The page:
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How to target a niche market
Finding our edge
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There are hundreds of different types of cheese. Many of these will be someone’s favourite; mine is Comté. There’s no universal agreement on which is the best cheese and this will be the case for any type of product. We do not all think the same way. Marketing is the art of empathy and making a positive change for those we seek to serve.
This post suggests ways to develop and position our products to meet the unmet needs of a group of people, our niche market.
What does better mean?
Others don’t know what we know or believe what we do. We all have unique experiences and a dialog in our heads that does not match anyone else’s. That is why we will never agree which cheese is best or any other product, for that matter.
The price of products can be easily compared. Consider a £20 bottle of wine versus one that costs £10. Is the more expensive wine twice as good? Probably not. If we then consider more subjective aspects such as status, taste or attractiveness, it becomes clear that many attributes are not easy to measure or compare.
Your product is not for everyone
It is not possible to force others to see the world the way you do. It’s far more effective to pick a group of people you wish to serve then engage with them. It makes no sense to attempt to develop a product that appeals to everyone as it would likely appeal to no one.
Better is in the eye of the beholder
The assessment of what is better is down to the subjective judgement of each individual. One person may care about environmental impact and be on a tight budget. When shopping they will likely have favourite brands in mind that they consider best for sustainability with a low price. By contrast, a neighbour, who is concerned about luxury and status within a group, buys higher end brands.
The people you seek to serve choose products based on hundreds of factors. They care about a range of inputs and experience many emotions. They are not simply looking for the cheapest.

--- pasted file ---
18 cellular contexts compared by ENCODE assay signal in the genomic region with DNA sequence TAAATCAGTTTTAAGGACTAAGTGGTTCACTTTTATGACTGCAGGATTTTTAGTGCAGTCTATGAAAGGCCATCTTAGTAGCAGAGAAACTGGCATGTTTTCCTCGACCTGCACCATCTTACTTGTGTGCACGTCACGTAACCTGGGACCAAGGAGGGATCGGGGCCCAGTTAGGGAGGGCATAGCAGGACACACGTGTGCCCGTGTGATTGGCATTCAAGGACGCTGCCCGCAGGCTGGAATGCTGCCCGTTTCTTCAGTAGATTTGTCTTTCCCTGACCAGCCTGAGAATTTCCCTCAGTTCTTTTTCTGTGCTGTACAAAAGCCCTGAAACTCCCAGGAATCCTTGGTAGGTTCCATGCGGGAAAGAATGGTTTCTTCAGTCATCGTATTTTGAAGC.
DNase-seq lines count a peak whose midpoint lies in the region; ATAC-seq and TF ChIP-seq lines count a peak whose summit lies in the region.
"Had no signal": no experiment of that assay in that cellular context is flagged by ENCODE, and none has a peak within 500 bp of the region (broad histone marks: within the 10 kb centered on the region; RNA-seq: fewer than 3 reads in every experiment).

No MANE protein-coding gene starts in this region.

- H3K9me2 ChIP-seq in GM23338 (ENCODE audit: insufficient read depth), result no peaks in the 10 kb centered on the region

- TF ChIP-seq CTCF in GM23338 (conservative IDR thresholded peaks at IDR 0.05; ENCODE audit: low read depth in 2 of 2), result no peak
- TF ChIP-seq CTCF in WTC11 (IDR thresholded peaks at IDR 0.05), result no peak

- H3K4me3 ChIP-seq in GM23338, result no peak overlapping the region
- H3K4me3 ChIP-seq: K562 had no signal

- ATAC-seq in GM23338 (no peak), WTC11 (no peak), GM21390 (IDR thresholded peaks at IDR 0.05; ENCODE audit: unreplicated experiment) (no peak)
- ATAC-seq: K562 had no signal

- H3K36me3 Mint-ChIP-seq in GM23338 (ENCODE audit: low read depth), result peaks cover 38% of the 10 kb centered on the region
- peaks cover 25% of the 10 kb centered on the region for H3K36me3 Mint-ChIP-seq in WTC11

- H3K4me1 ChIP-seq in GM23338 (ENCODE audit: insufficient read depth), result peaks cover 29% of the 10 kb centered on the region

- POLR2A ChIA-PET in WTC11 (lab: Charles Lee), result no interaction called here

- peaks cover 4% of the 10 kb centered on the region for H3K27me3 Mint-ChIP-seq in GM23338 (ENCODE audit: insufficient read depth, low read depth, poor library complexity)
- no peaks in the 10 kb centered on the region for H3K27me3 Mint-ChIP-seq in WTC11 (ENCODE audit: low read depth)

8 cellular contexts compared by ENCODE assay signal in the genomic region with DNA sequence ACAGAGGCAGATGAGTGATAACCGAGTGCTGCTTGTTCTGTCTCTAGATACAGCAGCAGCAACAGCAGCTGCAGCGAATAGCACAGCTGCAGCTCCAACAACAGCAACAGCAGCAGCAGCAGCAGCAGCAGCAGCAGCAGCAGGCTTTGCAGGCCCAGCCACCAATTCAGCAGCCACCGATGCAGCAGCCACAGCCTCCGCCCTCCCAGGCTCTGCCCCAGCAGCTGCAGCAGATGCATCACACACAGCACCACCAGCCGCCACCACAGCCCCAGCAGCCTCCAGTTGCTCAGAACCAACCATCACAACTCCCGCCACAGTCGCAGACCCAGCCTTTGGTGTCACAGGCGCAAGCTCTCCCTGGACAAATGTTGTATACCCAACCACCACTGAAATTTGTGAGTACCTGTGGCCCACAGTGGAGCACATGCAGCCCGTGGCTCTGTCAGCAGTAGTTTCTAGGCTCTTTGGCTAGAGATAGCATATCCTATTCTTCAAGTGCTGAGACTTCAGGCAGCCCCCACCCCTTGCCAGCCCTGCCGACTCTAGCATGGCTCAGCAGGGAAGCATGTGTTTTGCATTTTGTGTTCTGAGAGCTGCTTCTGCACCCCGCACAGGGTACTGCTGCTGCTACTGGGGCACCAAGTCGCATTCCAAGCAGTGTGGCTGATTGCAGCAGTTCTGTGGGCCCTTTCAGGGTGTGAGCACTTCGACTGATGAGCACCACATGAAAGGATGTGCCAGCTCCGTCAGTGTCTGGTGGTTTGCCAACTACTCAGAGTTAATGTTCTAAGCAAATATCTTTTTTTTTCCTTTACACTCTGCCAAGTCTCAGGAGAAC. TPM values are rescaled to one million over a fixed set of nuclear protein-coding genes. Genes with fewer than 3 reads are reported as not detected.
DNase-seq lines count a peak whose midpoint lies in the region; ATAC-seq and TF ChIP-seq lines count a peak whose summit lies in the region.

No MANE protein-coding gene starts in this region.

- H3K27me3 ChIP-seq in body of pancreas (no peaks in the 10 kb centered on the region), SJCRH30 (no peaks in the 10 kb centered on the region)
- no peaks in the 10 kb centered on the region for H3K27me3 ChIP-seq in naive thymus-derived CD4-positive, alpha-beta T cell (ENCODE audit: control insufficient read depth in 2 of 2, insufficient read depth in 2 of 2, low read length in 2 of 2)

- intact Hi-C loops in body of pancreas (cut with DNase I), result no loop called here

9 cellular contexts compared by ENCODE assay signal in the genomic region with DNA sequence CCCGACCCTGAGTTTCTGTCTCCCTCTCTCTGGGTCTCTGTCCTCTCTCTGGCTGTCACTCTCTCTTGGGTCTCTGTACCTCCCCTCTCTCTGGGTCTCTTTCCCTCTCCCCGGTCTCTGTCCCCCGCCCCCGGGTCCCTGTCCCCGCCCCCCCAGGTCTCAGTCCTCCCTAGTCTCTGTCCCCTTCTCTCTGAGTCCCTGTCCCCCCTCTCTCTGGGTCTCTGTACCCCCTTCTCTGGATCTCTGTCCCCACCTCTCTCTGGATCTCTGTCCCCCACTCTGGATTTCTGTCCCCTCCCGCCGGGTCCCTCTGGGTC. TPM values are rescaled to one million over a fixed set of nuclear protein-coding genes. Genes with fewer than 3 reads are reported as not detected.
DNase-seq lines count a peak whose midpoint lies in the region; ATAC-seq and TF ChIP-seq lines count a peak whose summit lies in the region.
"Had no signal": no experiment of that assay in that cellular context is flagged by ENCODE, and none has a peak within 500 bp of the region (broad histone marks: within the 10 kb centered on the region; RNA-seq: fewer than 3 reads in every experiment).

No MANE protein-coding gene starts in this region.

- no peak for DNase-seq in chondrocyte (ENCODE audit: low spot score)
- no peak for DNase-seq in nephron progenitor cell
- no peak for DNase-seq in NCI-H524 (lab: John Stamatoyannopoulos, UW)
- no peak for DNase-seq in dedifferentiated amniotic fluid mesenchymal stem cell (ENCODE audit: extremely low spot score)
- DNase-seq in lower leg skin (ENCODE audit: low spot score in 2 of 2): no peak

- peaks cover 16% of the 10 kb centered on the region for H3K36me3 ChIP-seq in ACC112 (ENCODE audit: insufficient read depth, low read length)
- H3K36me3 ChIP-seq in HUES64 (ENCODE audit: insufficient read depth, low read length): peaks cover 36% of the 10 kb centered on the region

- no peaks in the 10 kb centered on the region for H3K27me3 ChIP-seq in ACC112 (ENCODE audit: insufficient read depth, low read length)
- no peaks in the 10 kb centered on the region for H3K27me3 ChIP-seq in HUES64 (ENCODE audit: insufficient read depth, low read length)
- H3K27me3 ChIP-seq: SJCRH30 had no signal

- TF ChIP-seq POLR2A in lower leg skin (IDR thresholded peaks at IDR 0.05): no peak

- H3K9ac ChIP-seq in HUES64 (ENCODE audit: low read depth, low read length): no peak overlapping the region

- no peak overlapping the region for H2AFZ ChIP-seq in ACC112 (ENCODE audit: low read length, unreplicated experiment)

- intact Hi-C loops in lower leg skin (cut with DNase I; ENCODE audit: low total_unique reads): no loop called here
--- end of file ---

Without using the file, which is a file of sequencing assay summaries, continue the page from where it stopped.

Early adopters crave new things
Early adopters are the group of people who seek out and try new things. This is an important group that kick start new products. They get excited by discovering new things and bragging about them to others. They are very forgiving when things do not quite work, but move onto the next thing when the thrill of discovery wears off. By contrast, adaptors adjust to changes in their environment; they may not like it but they cope.
As a product developer you’ll be torn between trying to satisfy the needs of the early adopters and the adaptors. Sometimes the focus will be on creating new things for those who are easily bored. Other times you’ll be trying to build capabilities that will last and appeal to the broader market. The key question to ask when developing something is, who is it for and what do they want?
Positioning your product
For virtually any product, consumers face a bewildering array of options to choose from. When the world is full of hype, consumers become skeptical and walk away. However, we can choose to stand for something worth trusting instead. Start with the needs and wants of a specific group of people. This involves going to the extremes, finding an edge that sufficient people care about.
In relation to the product you are considering developing, the method is:
Draw an XY grid with the origin in the centre.
For each axis, choose an attribute that people care about, such as, price, speed, performance, ease of use, style and sustainability. So, for example, the X axis might relate to price and the Y axis to ease of use.
Plot every available alternative that your potential users have on the grid.
Analysis of the completed grid allows you to see where your product could sit in relation to the alternatives. It may reveal an opportunity to differentiate your product by positioning it at the edge of the chart, e.g. easiest to use at a good price.
In step 2, when we look at the list of available attributes to choose from, it is tempting to pick ones that most people care about. It’s hard to claim an edge and foolish to pick attributes that few care about. If you pick the most popular attributes, you’ll be competing in a crowded quadrant and find it challenging to claim an edge. The better alternative is to choose axes that have been somewhat overlooked and a related quadrant where you can be the obvious choice. By doing so, you give yourself a good chance of meeting the needs of underserved people who can’t wait to use and advocate your product.
This is Marketing book by Seth Godin
This is Marketing interview with Seth Godin
User Growth by Phil Martin
This post considered ways to position your product to meet the unmet needs of a group of people, your niche market. Next Sunday’s post considers what a former FBI hostage negotiator can teach us about improving our everyday negotiations.
Until next Sunday, think about the attributes of your favourite brands.